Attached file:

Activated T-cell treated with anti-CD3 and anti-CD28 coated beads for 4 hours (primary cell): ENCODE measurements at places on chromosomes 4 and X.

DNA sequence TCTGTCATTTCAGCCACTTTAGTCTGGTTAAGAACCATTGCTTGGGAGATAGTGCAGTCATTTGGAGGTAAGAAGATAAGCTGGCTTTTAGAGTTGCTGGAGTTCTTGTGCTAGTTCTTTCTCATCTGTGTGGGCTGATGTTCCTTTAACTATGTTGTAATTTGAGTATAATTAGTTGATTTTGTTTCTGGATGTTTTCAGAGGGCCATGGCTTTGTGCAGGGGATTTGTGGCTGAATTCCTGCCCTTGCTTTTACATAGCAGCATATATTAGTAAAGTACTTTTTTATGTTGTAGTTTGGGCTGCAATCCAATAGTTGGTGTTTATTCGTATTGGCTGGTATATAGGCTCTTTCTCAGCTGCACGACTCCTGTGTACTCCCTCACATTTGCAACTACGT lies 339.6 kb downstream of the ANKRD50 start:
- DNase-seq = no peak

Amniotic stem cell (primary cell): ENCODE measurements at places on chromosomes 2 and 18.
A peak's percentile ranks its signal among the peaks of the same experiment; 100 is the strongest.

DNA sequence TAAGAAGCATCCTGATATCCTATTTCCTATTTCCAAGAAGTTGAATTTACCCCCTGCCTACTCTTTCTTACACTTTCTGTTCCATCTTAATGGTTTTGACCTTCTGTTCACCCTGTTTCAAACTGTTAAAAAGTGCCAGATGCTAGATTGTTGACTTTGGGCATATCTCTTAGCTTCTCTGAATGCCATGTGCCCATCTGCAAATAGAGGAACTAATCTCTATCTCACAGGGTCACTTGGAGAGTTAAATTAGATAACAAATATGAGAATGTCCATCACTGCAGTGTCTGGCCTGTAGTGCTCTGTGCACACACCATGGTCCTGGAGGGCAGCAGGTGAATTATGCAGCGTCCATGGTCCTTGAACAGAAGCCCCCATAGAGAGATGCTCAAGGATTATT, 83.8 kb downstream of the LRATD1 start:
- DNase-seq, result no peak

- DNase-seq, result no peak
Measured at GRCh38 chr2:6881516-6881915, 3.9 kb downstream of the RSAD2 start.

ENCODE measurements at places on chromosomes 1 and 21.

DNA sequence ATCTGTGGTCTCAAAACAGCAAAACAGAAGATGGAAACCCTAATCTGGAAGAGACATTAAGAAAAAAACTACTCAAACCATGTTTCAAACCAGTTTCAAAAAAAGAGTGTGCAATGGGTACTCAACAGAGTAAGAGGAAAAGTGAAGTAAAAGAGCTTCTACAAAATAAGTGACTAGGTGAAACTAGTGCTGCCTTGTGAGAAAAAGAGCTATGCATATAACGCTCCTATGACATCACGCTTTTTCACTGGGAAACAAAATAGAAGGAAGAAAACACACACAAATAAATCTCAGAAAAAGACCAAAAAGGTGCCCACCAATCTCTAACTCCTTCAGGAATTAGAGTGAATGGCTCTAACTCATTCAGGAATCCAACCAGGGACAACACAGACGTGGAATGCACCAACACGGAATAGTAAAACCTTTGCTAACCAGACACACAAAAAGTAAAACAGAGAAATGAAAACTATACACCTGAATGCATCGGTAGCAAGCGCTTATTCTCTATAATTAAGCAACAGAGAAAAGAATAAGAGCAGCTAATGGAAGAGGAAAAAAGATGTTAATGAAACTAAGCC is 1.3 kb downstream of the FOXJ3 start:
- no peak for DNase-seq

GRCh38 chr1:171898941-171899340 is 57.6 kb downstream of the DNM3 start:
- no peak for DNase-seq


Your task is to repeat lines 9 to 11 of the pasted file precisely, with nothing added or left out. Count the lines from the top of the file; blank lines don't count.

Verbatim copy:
Measured at GRCh38 chr2:6881516-6881915, 3.9 kb downstream of the RSAD2 start.

ENCODE measurements at places on chromosomes 1 and 21.

DNA sequence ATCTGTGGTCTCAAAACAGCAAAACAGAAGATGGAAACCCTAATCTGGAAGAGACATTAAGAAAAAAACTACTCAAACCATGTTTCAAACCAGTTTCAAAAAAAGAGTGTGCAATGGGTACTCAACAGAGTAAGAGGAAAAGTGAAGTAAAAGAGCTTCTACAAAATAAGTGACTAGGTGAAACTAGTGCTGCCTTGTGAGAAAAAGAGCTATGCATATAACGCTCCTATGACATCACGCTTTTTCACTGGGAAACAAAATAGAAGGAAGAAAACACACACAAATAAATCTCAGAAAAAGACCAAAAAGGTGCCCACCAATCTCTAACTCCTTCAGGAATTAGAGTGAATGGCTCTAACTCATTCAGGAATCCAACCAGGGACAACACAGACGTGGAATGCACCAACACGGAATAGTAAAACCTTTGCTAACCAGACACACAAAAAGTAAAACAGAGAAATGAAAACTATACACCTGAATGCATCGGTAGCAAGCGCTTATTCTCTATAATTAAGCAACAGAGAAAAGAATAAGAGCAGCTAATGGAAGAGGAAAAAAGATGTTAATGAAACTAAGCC is 1.3 kb downstream of the FOXJ3 start: